Stylin' with a 'fro, wearing a Jackson Browne T-shirt and holding a Vivitar 110 film camera. Yup, I was pretty groovy back in 1978.

I marked two milestones last week: It's been 16 years since I retired from the Air Force and one year since I started writing as The Groovy Gringa.

Since those two events fell in the same week, it got me thinking about all the music I enjoyed during my nearly 21 years on active duty. Each of my assignments had their own defining musical moments:

Clark Air Base, the Philippines (1976-77): Three words – Frampton Comes Alive. The most powerful memory-evoking album of my life, it defined my life and my friends of this very formative time of my life. Nothing will ever come close to toppling this from the top of the record heap.

The Doobie Brothers at Hara Arena in Dayton, Ohio, 1977. I guess this counts as
my first attempt at concert photography. 

Wright-Patterson AFB, Ohio (1977-78): I went to more arena concerts during my one year in Dayton, Ohio, than anywhere else I’ve been. Styx, Robin Trower, Rod Stewart, Bob Seger, the Doobie Brothers, Alice Cooper, Emerson, Lake and Palmer … life was good in the days when tickets were $5, $6 and $7. But even with all those big names in huge arenas, my favorite show was set in the humble field house at Wright State University – Harry Chapin.

Wearing my Rod Stewart: The Concert, North American Tour 1977 T-shirt at
my 22nd birthday party in Anchorage, Alaska. Hard to believe this was
nearly 33 years ago.

Elmendorf AFB, Alaska (1978-80): I can't think about Alaska without Elvis Costello and Cheap Trick coming to mind. And over 30 years later, I’m still rockin’ out to their music. That's some staying power.

Scott AFB, Illinois (1980-83): There were plenty of big arena concerts across the Mississippi in St. Louis – Santana, Yes, ELO, Billy Joel. But just like Ohio, it was a small venue that was the most memorable. The place: Mississippi Nights. The artist: Dave Mason.

U.S. Air Force Academy, Colorado (1983-87): Billy Idol at Red Rocks was amazing, but my favorite musical memory involves a long-shuttered club on Academy Boulevard called The Institution of Rock and Roll. I was in a somewhat inebriated state playing pool at the club next door when I found out that Head East (“Never Been Any Reason”) was playing at the Institution. Were it not for the bouncer who wouldn’t let me backstage because he didn’t care about my story of how I was from the same town (well, fairly close), who knows where I would be right now. Such is the life of a groupie wannabe.

Plattsburgh AFB, N.Y. (1987-91): Strange as it sounds, I wasn’t even present for my musical memory in upstate New York. It took place years before I ever lived there. In 1975, Peter Frampton recorded “Do You Feel Like I Do?” for his “Frampton Comes Alive” album at Memorial Hall on the SUNY Plattsburgh campus. Sadly for me, I never knew this until years later. Good for Memorial Hall, otherwise it would be missing some sort of architectural element that Frampton may have touched/walked on/looked at.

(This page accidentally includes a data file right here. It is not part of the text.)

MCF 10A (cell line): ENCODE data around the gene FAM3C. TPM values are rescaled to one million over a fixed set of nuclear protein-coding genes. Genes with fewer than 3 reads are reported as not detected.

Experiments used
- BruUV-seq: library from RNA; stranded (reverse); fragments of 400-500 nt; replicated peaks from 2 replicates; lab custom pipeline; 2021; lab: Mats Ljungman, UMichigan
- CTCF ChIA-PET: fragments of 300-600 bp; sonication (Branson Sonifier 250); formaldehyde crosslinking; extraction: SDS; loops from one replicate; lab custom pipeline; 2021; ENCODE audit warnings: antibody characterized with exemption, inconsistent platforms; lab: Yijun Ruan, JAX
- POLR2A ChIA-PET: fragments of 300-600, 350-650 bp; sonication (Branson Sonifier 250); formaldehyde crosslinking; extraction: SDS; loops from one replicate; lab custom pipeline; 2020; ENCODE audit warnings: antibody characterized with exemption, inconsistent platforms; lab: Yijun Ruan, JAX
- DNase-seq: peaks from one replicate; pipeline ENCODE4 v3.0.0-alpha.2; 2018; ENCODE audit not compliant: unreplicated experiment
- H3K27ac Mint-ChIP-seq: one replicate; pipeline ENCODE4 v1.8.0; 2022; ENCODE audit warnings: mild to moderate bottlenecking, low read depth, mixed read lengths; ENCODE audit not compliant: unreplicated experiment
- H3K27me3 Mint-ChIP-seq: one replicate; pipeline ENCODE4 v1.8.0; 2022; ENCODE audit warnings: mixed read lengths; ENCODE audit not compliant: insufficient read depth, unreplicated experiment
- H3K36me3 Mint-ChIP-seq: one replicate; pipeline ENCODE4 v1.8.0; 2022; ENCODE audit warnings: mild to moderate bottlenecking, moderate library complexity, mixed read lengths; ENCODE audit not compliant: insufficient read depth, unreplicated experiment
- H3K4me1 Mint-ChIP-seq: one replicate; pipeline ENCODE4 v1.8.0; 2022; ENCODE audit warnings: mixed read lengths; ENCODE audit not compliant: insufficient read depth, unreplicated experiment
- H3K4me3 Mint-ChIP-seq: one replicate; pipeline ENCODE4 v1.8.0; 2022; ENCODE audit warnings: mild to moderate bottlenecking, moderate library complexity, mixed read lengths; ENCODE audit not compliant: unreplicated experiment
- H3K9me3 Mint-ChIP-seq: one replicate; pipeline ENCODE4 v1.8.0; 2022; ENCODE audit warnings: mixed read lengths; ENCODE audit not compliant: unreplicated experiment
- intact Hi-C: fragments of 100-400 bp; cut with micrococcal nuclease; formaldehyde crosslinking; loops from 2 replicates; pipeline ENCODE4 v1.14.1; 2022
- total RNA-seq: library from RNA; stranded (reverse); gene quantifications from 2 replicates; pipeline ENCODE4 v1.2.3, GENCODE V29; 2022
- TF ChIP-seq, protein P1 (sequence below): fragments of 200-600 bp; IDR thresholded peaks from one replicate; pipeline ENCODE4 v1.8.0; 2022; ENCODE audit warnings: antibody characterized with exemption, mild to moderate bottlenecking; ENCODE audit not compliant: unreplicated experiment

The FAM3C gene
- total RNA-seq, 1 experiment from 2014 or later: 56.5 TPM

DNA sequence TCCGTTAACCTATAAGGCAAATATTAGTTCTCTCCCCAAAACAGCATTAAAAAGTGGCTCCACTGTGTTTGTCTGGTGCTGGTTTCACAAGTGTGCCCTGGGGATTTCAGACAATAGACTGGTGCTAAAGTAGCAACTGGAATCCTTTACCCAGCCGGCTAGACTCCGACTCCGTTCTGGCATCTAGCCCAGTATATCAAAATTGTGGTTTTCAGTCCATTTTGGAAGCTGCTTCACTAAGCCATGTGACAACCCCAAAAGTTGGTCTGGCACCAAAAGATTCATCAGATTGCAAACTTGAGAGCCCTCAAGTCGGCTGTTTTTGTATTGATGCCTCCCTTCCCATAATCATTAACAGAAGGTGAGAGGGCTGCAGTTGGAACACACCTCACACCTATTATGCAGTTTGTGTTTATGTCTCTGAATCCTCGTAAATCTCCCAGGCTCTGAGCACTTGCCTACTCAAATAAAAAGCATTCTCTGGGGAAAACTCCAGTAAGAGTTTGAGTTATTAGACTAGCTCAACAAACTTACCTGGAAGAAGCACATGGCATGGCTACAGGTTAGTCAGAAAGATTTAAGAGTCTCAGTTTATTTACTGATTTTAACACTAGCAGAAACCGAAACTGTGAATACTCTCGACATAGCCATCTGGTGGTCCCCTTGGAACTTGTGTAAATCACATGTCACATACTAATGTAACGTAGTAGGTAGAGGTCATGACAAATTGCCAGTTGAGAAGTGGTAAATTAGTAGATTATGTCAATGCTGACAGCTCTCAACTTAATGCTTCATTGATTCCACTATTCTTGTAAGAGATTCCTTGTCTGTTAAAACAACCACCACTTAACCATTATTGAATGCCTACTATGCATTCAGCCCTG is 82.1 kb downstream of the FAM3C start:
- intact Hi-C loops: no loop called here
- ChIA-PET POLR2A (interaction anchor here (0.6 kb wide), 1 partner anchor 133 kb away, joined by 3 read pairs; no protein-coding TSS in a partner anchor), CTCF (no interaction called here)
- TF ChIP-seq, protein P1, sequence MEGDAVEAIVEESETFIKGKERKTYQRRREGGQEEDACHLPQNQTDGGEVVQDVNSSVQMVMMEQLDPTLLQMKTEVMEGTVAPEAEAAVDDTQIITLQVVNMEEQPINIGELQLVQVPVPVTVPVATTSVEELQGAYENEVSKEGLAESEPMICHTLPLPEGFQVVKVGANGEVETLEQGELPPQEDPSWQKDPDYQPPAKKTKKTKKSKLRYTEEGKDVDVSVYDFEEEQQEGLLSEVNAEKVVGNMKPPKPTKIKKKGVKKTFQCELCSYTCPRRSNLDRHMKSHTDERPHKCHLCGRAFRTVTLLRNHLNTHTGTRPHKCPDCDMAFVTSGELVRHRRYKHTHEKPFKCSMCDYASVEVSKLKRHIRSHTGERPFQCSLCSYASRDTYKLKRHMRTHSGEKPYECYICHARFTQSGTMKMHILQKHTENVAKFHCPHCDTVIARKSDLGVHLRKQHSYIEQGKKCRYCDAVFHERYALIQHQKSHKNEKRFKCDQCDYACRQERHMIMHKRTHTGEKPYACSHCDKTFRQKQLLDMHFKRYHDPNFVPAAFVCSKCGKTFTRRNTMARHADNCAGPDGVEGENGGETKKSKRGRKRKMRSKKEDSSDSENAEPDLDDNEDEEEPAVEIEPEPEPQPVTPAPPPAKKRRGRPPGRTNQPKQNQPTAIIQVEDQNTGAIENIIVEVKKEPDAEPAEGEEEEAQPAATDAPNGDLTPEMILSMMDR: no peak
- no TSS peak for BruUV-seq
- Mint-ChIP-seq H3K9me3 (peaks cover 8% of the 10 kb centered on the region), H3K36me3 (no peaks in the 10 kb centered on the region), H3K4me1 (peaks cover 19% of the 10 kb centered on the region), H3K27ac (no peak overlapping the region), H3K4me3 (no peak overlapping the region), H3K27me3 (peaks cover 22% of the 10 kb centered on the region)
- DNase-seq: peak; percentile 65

Ankara Air Station, Turkey (1991-93): OK, let me tell you right off the bat that I’m not exactly proud of this memory. As much as I loved living in the Turkish capital, it wasn’t a hotbed for concerts.  I ended up listening to Top 40 stuff, and try as I might to shake it from my brain cells, the one image that persists to this day is of people line-dancing to that oh-so-charming Billy Ray Cyrus tune, “Achy Breaky Heart.” I’m sorry. Really, I am. Welcome to my hell.

Brooks AFB and Randolph AFB, Texas (1993-96): I met Jimmy Spacek in 1994 when I arrived at Randolph. He was a civil servant by day, but most music fans around town knew him as a blues guitarist. I’ll never forget the look on a co-worker’s face when he told me: 

“He opened up for B.B. King! B.B. King!!”

After I retired in 1996, Jimmy and I kept in touch sporadically and as luck would have it, I returned to Randolph in 2009 and worked in the office right next door to him. About two years ago, I told him of my grand plan to start getting serious with photography again. I asked if he could possibly introduce me to someone at Sam’s Burger Joint and Music Hall because I really wanted to shoot photos of some of their shows.

He followed through and I got my wish. And then the San Antonio Blues Society asked if I would shoot photos for them. And then I got requests from other musicians to shoot their shows. One of my photos of Ruben V ended up being on his T-shirts.

Just a few days ago, the Blues Society arranged for me to take photos at the beautiful Majestic Theatre when blues musicians came to town. Tuesday it was Jonny Lang and Buddy Guy. To say that was a thrill would be quite an understatement.

And if that wasn’t cool enough, wait until August 19 when B.B. King comes to the Majestic.

To all of you who have read The Groovy Gringa this past year (nearly 7,000 page views!), thank you and please share this blog with your friends. And to my friend Jimmy, who really started this all, thanks for keeping things groovy all these years.


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